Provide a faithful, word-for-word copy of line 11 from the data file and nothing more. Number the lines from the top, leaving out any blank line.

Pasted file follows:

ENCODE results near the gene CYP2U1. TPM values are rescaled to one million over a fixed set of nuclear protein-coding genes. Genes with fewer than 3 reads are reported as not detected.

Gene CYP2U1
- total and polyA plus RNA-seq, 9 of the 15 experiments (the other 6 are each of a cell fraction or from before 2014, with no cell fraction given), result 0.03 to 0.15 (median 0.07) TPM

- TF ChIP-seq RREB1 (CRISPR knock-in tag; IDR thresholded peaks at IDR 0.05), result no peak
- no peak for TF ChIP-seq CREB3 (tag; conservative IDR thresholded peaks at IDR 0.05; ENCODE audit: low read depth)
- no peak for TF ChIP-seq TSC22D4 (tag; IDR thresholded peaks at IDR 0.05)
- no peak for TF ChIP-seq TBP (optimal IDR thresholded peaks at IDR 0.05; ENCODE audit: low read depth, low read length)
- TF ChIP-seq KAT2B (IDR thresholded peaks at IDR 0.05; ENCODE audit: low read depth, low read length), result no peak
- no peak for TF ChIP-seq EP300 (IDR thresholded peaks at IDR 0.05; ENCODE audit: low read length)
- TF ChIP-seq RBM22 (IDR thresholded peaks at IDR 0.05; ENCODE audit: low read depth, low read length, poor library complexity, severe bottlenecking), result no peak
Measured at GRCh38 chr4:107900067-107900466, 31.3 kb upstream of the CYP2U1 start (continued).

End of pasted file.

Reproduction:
Measured at GRCh38 chr4:107900067-107900466, 31.3 kb upstream of the CYP2U1 start (continued).